Senate hopeful Patrick Murphy says Americans won’t ‘stand for’ voting restrictions

“That’s not what this country is for.”

Rep. Patrick Murphy (D) CREDIT: Kira Lerner
Rep. Patrick Murphy (D) CREDIT: Kira Lerner

MIAMI, FLORIDA — Although this is the first presidential election since the U.S. Supreme Court gutted the Voting Rights Act in 2013 — allowing states like Florida to make changes to their elections law without the approval of the Justice Department — Rep. Patrick Murphy (D) says increased turnout across the state proves that voters won’t be deterred.

Murphy, who is trying to unseat Sen. Marco Rubio (R) in the Senate, told ThinkProgress he hopes this election will be a turning point when it comes to access to the ballot.

“I believe this election could really show those Republicans that we’re not going to stand for it as Americans,” he said. “We’re going to turn out no matter what it takes — and that’s why we’re seeing record turnout.”

As of the end of Florida’s early voting period Sunday night, 6.4 million Sunshine State residents had cast ballots — roughly half of all eligible voters in the state. Latino turnout was up more than 100 percent from 2012.

“We’re going to turn out no matter what it takes — and that’s why we’re seeing record turnout.”

The record numbers are likely a result of a number of factors, including increased get-out-the-vote efforts in Latino communities and the presence of Donald Trump, who has insulted and pandered to Latinos throughout his campaign, on the ballot.


But part of the increase can also be attributed to Gov. Rick Scott (R)’s decision in 2013 to reverse some of the most restrictive voting laws his state passed before the previous election. In 2011, the GOP-led legislature cut early voting from 14 to eight days and drastically reduced the number of polling locations, causing some voters in Miami to wait in six-hour lines.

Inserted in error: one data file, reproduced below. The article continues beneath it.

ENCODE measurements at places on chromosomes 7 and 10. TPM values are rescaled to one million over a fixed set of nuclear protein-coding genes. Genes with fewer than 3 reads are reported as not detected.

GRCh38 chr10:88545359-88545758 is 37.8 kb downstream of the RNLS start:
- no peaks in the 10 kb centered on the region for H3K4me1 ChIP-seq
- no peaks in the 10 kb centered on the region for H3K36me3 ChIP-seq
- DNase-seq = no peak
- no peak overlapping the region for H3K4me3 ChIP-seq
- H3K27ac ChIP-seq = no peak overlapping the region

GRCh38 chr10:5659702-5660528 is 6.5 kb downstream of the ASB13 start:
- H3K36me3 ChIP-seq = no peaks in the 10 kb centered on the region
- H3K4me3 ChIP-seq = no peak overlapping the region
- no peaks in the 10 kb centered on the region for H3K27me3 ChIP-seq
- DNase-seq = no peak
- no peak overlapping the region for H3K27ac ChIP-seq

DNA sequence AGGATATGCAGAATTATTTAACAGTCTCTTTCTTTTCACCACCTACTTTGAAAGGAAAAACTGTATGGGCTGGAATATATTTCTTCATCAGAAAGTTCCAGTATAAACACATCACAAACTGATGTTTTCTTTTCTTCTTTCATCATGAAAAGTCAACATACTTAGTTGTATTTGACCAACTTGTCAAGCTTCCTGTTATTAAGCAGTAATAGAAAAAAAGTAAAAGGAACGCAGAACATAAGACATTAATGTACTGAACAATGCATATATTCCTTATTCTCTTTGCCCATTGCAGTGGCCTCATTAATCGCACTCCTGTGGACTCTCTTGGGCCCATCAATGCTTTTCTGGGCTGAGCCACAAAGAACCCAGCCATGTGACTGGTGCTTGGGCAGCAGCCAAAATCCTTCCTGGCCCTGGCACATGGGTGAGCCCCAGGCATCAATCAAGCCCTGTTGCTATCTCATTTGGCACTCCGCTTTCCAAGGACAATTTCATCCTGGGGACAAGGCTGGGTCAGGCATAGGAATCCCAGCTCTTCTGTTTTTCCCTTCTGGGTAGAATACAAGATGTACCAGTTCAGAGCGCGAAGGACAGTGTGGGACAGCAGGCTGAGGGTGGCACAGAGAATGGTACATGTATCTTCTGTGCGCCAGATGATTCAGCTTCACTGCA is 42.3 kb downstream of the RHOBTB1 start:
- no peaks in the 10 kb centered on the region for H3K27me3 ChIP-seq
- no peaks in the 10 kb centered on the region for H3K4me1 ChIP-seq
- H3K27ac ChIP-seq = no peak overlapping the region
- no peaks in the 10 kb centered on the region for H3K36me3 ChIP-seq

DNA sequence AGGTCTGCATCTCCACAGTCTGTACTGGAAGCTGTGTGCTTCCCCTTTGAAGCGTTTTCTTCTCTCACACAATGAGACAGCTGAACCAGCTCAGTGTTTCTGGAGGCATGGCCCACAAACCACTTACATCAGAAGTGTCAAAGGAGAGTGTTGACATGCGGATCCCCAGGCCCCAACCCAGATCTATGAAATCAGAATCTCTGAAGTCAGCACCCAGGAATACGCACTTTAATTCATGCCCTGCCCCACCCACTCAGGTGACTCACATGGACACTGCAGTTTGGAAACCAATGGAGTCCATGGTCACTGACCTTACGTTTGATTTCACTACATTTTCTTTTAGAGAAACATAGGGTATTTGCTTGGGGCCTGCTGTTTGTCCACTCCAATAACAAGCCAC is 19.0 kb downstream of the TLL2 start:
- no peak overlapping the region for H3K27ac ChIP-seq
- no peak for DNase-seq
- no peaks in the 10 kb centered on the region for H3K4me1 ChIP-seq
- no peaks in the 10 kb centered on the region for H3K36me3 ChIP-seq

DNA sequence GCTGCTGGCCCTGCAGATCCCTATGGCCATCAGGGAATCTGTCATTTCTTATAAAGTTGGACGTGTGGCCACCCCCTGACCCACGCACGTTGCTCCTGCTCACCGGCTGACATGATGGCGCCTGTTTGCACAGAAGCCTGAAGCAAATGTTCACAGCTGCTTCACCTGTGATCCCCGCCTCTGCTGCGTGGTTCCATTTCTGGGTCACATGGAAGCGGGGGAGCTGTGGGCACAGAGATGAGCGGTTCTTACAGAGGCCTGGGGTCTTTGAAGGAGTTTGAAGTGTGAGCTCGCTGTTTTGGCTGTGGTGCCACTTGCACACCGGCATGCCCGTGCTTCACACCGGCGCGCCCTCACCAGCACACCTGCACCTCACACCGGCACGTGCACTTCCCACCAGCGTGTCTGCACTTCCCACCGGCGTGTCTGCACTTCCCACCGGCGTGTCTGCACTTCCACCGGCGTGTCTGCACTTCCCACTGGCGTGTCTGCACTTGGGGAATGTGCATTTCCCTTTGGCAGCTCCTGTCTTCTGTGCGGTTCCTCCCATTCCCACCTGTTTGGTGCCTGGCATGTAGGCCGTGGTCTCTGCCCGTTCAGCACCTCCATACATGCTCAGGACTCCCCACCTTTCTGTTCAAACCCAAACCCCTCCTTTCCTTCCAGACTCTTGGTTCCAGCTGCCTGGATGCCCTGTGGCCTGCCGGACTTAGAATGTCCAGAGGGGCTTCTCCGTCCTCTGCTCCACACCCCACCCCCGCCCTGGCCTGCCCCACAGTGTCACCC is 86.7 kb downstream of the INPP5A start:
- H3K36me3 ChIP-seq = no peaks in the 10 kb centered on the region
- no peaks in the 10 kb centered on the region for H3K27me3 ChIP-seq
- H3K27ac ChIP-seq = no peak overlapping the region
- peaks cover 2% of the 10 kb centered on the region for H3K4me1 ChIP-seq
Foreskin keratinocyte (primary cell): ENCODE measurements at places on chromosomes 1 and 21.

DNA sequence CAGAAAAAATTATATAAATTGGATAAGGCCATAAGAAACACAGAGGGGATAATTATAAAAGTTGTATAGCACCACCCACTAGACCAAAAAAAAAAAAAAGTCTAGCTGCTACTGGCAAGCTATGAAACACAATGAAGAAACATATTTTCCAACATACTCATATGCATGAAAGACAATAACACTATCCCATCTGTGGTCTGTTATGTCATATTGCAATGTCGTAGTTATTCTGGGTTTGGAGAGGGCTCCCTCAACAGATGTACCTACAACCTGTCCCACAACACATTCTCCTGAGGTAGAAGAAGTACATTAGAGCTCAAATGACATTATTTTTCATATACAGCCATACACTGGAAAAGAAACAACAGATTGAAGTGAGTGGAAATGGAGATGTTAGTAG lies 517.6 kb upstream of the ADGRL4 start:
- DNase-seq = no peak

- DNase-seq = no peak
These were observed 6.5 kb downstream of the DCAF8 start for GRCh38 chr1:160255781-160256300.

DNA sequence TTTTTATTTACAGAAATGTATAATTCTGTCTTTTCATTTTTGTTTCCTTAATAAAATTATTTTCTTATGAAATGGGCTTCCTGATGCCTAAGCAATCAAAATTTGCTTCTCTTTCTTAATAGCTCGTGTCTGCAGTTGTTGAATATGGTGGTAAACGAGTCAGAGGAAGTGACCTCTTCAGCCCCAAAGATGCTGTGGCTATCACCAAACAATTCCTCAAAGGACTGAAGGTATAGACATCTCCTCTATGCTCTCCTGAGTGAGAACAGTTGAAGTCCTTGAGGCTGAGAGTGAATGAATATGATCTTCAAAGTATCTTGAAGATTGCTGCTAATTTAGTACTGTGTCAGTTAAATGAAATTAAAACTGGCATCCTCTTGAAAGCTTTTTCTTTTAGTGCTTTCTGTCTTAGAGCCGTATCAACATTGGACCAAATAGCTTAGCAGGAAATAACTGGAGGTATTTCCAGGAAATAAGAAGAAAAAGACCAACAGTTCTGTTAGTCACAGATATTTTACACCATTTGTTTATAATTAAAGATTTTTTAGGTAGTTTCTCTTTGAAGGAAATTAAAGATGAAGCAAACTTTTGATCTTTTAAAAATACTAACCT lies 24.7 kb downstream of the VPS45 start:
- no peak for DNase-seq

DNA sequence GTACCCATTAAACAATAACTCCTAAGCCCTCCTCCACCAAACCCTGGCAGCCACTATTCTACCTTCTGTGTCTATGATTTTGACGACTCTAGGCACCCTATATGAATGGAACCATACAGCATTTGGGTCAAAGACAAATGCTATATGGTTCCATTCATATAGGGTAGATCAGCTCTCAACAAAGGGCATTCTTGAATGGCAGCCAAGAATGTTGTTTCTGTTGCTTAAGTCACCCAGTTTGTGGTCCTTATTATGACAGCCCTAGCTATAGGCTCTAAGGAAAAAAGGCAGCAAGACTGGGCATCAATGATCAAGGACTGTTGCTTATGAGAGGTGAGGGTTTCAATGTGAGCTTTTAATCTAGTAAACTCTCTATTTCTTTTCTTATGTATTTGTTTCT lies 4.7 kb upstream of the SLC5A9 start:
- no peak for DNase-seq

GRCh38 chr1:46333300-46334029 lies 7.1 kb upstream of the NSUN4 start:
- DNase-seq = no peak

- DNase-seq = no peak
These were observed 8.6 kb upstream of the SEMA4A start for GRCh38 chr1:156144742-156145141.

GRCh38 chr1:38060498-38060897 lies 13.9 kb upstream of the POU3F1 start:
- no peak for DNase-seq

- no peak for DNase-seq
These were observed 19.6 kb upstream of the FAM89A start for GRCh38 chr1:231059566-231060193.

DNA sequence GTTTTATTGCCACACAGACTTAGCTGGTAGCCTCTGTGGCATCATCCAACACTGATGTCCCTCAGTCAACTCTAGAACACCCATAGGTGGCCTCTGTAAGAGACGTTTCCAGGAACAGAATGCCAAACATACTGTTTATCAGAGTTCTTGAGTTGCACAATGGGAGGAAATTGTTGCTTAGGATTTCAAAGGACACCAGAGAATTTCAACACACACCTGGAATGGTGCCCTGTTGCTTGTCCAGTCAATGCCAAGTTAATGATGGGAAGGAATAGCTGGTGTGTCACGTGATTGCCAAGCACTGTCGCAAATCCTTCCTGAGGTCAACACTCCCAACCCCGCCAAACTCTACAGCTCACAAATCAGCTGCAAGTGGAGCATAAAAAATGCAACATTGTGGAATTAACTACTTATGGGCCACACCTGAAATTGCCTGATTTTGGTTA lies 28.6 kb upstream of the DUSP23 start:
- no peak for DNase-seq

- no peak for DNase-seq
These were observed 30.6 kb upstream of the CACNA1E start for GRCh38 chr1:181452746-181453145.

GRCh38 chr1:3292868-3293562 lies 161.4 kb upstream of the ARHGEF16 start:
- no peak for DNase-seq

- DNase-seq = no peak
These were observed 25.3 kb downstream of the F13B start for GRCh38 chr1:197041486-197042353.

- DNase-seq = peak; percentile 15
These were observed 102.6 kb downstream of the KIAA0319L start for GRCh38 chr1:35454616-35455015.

So far this year, lines appear to be shorter across Miami-Dade County.

“This election seems to be better than previous elections, but you better believe that it’s terrible what’s happening — not only in Florida, but other efforts in other states, like North Carolina, where Republican-controlled legislatures are blocking access to the polls and they’re targeting minorities specifically,” Murphy said.

“That’s not what this country is for,” he continued.

Murphy told ThinkProgress that if he’s elected to the Senate, he will fight to restore the VRA so that Republican-controlled states will not be able to pass new restrictions in the future.


Rubio, meanwhile, has said he sees no issue with voters waiting six hours to cast a ballot in his home state. He has also disparaged efforts to expand voting to Sundays before Election Day, saying it’s not cost-effective to allow voting on the day that many African Americans vote, as predominantly black churches around the country organize “Souls to the Polls” rallies.

“If you wanted to vote in Florida, there’s no reason why you can’t vote in Florida,” he said in 2012.